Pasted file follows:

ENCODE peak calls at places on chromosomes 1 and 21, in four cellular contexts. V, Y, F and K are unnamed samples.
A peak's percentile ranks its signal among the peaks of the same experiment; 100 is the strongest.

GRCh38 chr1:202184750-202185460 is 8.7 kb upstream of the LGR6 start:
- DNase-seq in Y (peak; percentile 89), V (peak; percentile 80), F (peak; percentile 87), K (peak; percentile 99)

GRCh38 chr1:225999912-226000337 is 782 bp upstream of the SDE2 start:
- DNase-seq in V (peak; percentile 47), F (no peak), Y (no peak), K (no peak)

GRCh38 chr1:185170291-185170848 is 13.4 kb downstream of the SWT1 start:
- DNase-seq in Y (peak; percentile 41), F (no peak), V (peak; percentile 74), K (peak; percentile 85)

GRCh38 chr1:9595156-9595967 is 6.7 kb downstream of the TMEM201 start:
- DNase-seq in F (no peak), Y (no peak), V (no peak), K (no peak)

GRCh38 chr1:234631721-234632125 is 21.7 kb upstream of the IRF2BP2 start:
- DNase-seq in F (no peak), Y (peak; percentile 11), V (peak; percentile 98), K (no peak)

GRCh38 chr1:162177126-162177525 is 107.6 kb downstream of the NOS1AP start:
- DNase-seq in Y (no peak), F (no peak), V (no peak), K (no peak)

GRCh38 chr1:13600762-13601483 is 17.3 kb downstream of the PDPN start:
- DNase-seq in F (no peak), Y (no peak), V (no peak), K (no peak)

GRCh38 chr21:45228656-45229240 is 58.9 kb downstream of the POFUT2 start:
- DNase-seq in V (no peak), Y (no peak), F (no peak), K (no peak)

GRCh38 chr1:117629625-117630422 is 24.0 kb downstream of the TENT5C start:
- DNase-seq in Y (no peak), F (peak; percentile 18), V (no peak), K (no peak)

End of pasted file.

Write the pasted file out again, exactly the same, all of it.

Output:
ENCODE peak calls at places on chromosomes 1 and 21, in four cellular contexts. V, Y, F and K are unnamed samples.
A peak's percentile ranks its signal among the peaks of the same experiment; 100 is the strongest.

GRCh38 chr1:202184750-202185460 is 8.7 kb upstream of the LGR6 start:
- DNase-seq in Y (peak; percentile 89), V (peak; percentile 80), F (peak; percentile 87), K (peak; percentile 99)

GRCh38 chr1:225999912-226000337 is 782 bp upstream of the SDE2 start:
- DNase-seq in V (peak; percentile 47), F (no peak), Y (no peak), K (no peak)

GRCh38 chr1:185170291-185170848 is 13.4 kb downstream of the SWT1 start:
- DNase-seq in Y (peak; percentile 41), F (no peak), V (peak; percentile 74), K (peak; percentile 85)

GRCh38 chr1:9595156-9595967 is 6.7 kb downstream of the TMEM201 start:
- DNase-seq in F (no peak), Y (no peak), V (no peak), K (no peak)

GRCh38 chr1:234631721-234632125 is 21.7 kb upstream of the IRF2BP2 start:
- DNase-seq in F (no peak), Y (peak; percentile 11), V (peak; percentile 98), K (no peak)

GRCh38 chr1:162177126-162177525 is 107.6 kb downstream of the NOS1AP start:
- DNase-seq in Y (no peak), F (no peak), V (no peak), K (no peak)

GRCh38 chr1:13600762-13601483 is 17.3 kb downstream of the PDPN start:
- DNase-seq in F (no peak), Y (no peak), V (no peak), K (no peak)

GRCh38 chr21:45228656-45229240 is 58.9 kb downstream of the POFUT2 start:
- DNase-seq in V (no peak), Y (no peak), F (no peak), K (no peak)

GRCh38 chr1:117629625-117630422 is 24.0 kb downstream of the TENT5C start:
- DNase-seq in Y (no peak), F (peak; percentile 18), V (no peak), K (no peak)